What Influences the Value of Aircraft Noise?

What Influences the Value of Aircraft Noise?


Abigail Bristow, Loughborough University, UK; Mark Wardman, University of Leeds, UK


Exploring the role of: thresholds, non-linearities, indices and potential explanatory variables in influencing the values of aircraft noise derived from a stated preference study around two European airports.


This paper reports results from two stated preference (SP) experiments valuing aircraft noise around Manchester and Lyon airports. It builds substantially upon the authors? earlier papers (Bristow et al., 2004 and Wardman et al., 2003). This paper incorporates modelled aircraft noise data for respondents? addresses which has enabled us to derive a value of noise (Leq) and offer the following additional key developments.

Firstly, a re-estimation of the SP models based on aircraft movements to include the current (or base) level of aircraft noise (Leq) which improved model fit in all cases. The models were then further modified to replace movements with Leq which again (in most cases) gave a slightly better fit than the original aircraft movements model. This model too was adapted to allow for the base level of noise through a power term. Whether based on movements or Leq the models were improved by allowing for the current level of noise and in seven out of eight models the unit value increases as the base level of aircraft noise increases. This evidence supports the case for a level effect.

Secondly, threshold effects were examined in the aircraft movements model with thresholds at 45, 50 and 55 dB(A) tested. Contrary to our expectations, there was no support for the presence of threshold effects. It is possible that there are confounding effects at work here such that those who have higher (lower) values reside farther away (closer to) the airport.
Thirdly, different noise indices were examined: Leq, Lmax (65 and 70) and SEL (65 and 70). The results provide some evidence that Leq provides a better account of how respondents value aircraft noise than rival indices. However, caution is urged here as respondents would not actually have experienced the different noise levels presented except insofar as they mapped onto variations by time of day or other time period.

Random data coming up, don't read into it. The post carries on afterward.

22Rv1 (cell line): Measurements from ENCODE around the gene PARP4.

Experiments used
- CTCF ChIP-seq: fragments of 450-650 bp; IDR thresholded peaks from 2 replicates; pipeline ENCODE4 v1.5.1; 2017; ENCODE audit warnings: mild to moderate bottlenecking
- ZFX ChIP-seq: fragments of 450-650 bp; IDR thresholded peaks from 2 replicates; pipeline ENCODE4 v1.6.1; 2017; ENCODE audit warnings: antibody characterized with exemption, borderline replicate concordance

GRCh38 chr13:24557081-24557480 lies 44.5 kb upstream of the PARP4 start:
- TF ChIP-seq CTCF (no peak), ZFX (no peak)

Fourthly, the aircraft movements models were used to test a wide range of socio-economic, situational and perceptual variables to identify any impact on the values of noise. The second SP experiment was more successful in identifying influential variables, some of which including income, probability of being at home, annoyance from aircraft noise, household size and a zero response to the contingent valuation question are common between Lyon and Manchester which is encouraging.

Finally, we examined the internal consistency of the results from the quality of life SP by examining the rating and values of different variables within it. A comparison with results from other studies is also undertaken; although this is against the very small number of SP studies and selected hedonic pricing studies our results in terms of the unit value of change in Leq do not appear to be out of line with those identified elsewhere.

This was a highly exploratory piece of research being one of the first applications of SP trade-off techniques in the context of aircraft noise. In conclusion we offer our recommendations for further work.

Bristow A.L., Wardman M., Murphy P.A. and Plachinski E. (2004) Stated Preference Valuations of Aircraft Noise at Three European Airports: Cultural, Social, Situational and Personal Variations, paper to the European Transport Conference 4th-6th October 2004, Strasbourg.
Wardman M., Bristow A.L., Murphy P.A. and Heaver C. (2003) Valuation of Aircraft Noise using Stated Preference Methods within a Broader Quality of Life Dimension. Paper to European Transport Conference Strasbourg 8-10th October 2003.


Association for European Transport